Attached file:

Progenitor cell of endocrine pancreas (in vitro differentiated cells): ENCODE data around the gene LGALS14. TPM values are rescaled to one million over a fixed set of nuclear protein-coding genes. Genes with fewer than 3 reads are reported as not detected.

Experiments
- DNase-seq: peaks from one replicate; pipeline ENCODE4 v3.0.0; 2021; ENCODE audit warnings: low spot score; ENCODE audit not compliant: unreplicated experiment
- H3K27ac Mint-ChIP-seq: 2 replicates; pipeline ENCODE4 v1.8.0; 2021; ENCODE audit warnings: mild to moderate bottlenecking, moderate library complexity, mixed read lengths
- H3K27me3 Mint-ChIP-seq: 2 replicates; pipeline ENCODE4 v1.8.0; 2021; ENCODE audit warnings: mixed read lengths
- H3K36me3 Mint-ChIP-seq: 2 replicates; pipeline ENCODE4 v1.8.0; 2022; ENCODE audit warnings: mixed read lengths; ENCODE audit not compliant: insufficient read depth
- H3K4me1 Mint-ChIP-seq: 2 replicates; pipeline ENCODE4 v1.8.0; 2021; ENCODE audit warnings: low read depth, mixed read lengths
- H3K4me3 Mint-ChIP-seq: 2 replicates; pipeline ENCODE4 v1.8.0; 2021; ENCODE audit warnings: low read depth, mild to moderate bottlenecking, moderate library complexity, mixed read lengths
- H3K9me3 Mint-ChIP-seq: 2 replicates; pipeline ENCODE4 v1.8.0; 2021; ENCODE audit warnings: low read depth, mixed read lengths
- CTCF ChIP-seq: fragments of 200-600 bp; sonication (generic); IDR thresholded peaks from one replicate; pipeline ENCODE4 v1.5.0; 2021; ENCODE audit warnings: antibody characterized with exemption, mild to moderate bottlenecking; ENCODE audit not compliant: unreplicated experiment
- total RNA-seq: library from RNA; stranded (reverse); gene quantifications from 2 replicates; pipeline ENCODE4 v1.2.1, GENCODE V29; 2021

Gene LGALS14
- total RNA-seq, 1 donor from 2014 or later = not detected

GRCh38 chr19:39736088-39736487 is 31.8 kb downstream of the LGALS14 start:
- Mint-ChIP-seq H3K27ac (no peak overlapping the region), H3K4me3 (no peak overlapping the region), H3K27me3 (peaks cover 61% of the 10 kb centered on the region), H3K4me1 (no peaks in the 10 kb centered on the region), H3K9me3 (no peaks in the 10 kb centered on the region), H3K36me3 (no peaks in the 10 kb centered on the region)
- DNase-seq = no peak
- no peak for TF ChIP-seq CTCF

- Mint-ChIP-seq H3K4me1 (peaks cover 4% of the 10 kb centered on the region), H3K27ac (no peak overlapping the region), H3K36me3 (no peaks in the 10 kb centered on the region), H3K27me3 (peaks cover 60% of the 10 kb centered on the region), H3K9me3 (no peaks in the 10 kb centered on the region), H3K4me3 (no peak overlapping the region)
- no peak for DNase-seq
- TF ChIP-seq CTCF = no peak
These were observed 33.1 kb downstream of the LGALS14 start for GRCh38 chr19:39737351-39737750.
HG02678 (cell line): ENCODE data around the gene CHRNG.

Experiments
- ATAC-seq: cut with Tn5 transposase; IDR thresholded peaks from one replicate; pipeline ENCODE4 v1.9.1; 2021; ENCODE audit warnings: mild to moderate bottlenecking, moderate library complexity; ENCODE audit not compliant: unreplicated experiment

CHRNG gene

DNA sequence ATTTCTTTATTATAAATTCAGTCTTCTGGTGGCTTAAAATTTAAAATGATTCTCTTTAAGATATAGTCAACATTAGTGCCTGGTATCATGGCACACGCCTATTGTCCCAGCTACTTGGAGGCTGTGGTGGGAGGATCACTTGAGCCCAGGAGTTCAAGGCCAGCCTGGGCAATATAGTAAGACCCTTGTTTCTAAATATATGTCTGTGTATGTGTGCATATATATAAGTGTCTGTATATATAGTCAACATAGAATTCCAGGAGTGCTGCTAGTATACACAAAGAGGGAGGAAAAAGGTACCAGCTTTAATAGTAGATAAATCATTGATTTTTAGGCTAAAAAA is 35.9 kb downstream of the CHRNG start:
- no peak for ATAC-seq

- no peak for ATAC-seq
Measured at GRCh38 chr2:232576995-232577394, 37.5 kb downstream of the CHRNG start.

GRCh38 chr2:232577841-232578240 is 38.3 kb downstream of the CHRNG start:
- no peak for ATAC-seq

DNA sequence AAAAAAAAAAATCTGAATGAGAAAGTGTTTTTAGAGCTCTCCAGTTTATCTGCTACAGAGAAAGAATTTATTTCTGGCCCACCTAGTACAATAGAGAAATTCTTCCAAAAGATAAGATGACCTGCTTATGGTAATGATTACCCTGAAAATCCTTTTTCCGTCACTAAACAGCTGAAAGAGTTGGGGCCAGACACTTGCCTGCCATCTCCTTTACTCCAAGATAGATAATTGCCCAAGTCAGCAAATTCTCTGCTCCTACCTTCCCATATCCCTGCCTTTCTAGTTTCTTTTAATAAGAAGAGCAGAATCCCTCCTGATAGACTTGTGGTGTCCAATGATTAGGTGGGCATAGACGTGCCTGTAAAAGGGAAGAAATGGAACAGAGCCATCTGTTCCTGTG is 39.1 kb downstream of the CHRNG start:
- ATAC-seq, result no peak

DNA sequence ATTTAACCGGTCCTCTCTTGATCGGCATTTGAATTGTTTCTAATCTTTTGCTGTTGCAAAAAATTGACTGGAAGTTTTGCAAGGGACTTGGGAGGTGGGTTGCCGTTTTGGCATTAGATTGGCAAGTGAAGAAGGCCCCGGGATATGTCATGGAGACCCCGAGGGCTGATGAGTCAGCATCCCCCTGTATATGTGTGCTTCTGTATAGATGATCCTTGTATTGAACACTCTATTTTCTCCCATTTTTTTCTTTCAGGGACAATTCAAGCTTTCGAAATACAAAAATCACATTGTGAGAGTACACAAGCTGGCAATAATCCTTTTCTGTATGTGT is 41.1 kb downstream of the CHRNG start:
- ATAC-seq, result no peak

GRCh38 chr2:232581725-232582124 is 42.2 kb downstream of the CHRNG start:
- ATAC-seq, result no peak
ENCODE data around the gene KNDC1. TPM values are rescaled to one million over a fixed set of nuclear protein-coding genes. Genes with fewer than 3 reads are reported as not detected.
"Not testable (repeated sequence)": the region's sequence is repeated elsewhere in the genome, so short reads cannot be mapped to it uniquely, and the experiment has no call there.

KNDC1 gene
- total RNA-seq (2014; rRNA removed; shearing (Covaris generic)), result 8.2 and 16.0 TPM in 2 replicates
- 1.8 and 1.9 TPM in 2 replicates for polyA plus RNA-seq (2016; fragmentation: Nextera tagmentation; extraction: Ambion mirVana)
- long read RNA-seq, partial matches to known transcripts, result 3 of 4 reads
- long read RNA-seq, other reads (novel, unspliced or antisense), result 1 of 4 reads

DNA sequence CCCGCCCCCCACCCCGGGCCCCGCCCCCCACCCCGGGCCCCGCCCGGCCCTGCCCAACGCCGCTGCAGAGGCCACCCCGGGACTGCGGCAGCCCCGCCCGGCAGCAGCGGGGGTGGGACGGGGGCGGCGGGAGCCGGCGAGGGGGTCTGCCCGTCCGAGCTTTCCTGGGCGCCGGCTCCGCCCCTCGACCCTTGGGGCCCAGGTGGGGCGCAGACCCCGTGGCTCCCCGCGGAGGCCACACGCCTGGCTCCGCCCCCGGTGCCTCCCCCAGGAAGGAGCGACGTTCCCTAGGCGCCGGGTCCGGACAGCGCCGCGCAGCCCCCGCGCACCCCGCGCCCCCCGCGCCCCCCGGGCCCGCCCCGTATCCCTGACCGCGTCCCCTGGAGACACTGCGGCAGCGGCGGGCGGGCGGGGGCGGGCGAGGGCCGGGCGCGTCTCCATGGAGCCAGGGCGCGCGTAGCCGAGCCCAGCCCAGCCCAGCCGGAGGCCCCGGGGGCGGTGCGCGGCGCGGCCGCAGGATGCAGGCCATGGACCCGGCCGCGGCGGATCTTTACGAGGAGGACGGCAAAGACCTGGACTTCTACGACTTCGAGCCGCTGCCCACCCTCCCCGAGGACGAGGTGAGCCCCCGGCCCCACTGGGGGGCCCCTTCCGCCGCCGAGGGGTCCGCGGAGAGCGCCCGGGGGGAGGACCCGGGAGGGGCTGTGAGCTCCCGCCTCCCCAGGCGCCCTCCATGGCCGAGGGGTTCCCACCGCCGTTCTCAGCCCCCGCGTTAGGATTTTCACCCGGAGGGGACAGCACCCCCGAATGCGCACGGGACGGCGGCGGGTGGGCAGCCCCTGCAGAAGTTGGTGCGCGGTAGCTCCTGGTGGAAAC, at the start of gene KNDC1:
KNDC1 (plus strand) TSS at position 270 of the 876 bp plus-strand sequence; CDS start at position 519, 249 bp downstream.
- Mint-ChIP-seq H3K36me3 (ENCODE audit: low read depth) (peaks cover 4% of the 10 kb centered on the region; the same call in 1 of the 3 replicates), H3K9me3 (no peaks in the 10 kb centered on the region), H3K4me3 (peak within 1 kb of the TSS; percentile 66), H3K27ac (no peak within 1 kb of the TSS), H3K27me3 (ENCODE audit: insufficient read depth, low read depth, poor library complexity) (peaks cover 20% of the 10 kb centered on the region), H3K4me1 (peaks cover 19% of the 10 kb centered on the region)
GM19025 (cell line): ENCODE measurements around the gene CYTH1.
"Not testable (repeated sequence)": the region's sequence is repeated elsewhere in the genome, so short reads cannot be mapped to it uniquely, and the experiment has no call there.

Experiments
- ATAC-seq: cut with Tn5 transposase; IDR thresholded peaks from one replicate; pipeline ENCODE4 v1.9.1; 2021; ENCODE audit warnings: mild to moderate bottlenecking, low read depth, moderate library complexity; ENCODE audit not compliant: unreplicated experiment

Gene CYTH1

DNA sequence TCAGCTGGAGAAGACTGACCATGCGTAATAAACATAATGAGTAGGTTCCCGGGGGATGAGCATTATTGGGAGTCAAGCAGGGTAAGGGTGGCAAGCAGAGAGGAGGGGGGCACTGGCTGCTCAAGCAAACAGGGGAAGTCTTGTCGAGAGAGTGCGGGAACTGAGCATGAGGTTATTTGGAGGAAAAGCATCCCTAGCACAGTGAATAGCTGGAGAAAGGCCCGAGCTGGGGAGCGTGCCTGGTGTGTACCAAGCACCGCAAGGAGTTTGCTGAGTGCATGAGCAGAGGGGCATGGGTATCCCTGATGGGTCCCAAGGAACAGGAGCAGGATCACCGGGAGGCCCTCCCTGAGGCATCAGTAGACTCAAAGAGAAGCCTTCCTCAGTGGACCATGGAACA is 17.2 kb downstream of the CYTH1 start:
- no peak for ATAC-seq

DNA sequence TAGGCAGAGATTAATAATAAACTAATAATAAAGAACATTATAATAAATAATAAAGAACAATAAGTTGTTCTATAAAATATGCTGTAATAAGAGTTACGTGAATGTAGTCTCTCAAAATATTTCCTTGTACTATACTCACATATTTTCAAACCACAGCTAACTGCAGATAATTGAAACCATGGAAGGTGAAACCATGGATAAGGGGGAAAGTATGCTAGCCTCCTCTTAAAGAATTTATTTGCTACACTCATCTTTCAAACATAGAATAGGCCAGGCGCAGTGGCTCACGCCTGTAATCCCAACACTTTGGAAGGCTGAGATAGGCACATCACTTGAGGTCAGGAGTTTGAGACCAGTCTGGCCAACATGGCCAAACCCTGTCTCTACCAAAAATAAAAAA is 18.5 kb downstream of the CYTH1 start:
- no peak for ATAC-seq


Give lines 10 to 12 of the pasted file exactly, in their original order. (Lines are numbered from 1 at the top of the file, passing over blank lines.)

- CTCF ChIP-seq: fragments of 200-600 bp; sonication (generic); IDR thresholded peaks from one replicate; pipeline ENCODE4 v1.5.0; 2021; ENCODE audit warnings: antibody characterized with exemption, mild to moderate bottlenecking; ENCODE audit not compliant: unreplicated experiment
- total RNA-seq: library from RNA; stranded (reverse); gene quantifications from 2 replicates; pipeline ENCODE4 v1.2.1, GENCODE V29; 2021

Gene LGALS14